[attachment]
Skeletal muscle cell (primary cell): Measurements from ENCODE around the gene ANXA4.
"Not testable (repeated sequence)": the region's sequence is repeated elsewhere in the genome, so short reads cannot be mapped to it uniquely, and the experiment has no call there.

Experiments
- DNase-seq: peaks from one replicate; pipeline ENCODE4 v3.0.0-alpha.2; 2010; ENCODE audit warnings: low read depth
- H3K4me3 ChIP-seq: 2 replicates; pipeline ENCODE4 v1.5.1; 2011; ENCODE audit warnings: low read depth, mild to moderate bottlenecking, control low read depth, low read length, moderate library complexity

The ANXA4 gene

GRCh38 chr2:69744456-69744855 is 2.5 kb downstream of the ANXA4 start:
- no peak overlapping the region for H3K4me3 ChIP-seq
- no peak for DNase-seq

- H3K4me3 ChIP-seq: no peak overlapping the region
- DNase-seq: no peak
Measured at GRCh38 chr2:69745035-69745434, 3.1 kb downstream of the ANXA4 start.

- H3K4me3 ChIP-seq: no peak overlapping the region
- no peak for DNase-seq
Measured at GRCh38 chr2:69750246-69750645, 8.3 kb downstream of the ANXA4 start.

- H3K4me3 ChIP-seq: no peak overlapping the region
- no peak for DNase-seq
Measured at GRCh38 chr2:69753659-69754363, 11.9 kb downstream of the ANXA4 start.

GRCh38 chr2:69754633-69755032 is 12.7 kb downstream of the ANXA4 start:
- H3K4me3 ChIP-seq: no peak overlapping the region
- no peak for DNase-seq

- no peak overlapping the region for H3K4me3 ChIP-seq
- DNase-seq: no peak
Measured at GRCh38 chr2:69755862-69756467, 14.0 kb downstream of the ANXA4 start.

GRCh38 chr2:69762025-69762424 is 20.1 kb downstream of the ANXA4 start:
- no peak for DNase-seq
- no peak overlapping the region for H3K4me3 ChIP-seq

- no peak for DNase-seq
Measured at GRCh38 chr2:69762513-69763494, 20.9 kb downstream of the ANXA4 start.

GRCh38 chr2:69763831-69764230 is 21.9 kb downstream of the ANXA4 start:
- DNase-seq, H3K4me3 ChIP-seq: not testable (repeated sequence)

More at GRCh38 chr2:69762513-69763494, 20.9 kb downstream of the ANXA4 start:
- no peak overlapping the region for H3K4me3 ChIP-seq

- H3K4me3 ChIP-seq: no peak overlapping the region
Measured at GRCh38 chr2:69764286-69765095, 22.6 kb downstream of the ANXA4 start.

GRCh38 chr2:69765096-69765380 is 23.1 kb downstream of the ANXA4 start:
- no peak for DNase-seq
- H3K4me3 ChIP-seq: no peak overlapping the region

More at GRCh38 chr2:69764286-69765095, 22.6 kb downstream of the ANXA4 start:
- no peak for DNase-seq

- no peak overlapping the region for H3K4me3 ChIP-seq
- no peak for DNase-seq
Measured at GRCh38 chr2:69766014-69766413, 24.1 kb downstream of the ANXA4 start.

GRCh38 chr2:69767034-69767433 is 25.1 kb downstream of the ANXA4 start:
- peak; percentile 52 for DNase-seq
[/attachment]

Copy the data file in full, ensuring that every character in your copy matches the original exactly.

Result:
Skeletal muscle cell (primary cell): Measurements from ENCODE around the gene ANXA4.
"Not testable (repeated sequence)": the region's sequence is repeated elsewhere in the genome, so short reads cannot be mapped to it uniquely, and the experiment has no call there.

Experiments
- DNase-seq: peaks from one replicate; pipeline ENCODE4 v3.0.0-alpha.2; 2010; ENCODE audit warnings: low read depth
- H3K4me3 ChIP-seq: 2 replicates; pipeline ENCODE4 v1.5.1; 2011; ENCODE audit warnings: low read depth, mild to moderate bottlenecking, control low read depth, low read length, moderate library complexity

The ANXA4 gene

GRCh38 chr2:69744456-69744855 is 2.5 kb downstream of the ANXA4 start:
- no peak overlapping the region for H3K4me3 ChIP-seq
- no peak for DNase-seq

- H3K4me3 ChIP-seq: no peak overlapping the region
- DNase-seq: no peak
Measured at GRCh38 chr2:69745035-69745434, 3.1 kb downstream of the ANXA4 start.

- H3K4me3 ChIP-seq: no peak overlapping the region
- no peak for DNase-seq
Measured at GRCh38 chr2:69750246-69750645, 8.3 kb downstream of the ANXA4 start.

- H3K4me3 ChIP-seq: no peak overlapping the region
- no peak for DNase-seq
Measured at GRCh38 chr2:69753659-69754363, 11.9 kb downstream of the ANXA4 start.

GRCh38 chr2:69754633-69755032 is 12.7 kb downstream of the ANXA4 start:
- H3K4me3 ChIP-seq: no peak overlapping the region
- no peak for DNase-seq

- no peak overlapping the region for H3K4me3 ChIP-seq
- DNase-seq: no peak
Measured at GRCh38 chr2:69755862-69756467, 14.0 kb downstream of the ANXA4 start.

GRCh38 chr2:69762025-69762424 is 20.1 kb downstream of the ANXA4 start:
- no peak for DNase-seq
- no peak overlapping the region for H3K4me3 ChIP-seq

- no peak for DNase-seq
Measured at GRCh38 chr2:69762513-69763494, 20.9 kb downstream of the ANXA4 start.

GRCh38 chr2:69763831-69764230 is 21.9 kb downstream of the ANXA4 start:
- DNase-seq, H3K4me3 ChIP-seq: not testable (repeated sequence)

More at GRCh38 chr2:69762513-69763494, 20.9 kb downstream of the ANXA4 start:
- no peak overlapping the region for H3K4me3 ChIP-seq

- H3K4me3 ChIP-seq: no peak overlapping the region
Measured at GRCh38 chr2:69764286-69765095, 22.6 kb downstream of the ANXA4 start.

GRCh38 chr2:69765096-69765380 is 23.1 kb downstream of the ANXA4 start:
- no peak for DNase-seq
- H3K4me3 ChIP-seq: no peak overlapping the region

More at GRCh38 chr2:69764286-69765095, 22.6 kb downstream of the ANXA4 start:
- no peak for DNase-seq

- no peak overlapping the region for H3K4me3 ChIP-seq
- no peak for DNase-seq
Measured at GRCh38 chr2:69766014-69766413, 24.1 kb downstream of the ANXA4 start.

GRCh38 chr2:69767034-69767433 is 25.1 kb downstream of the ANXA4 start:
- peak; percentile 52 for DNase-seq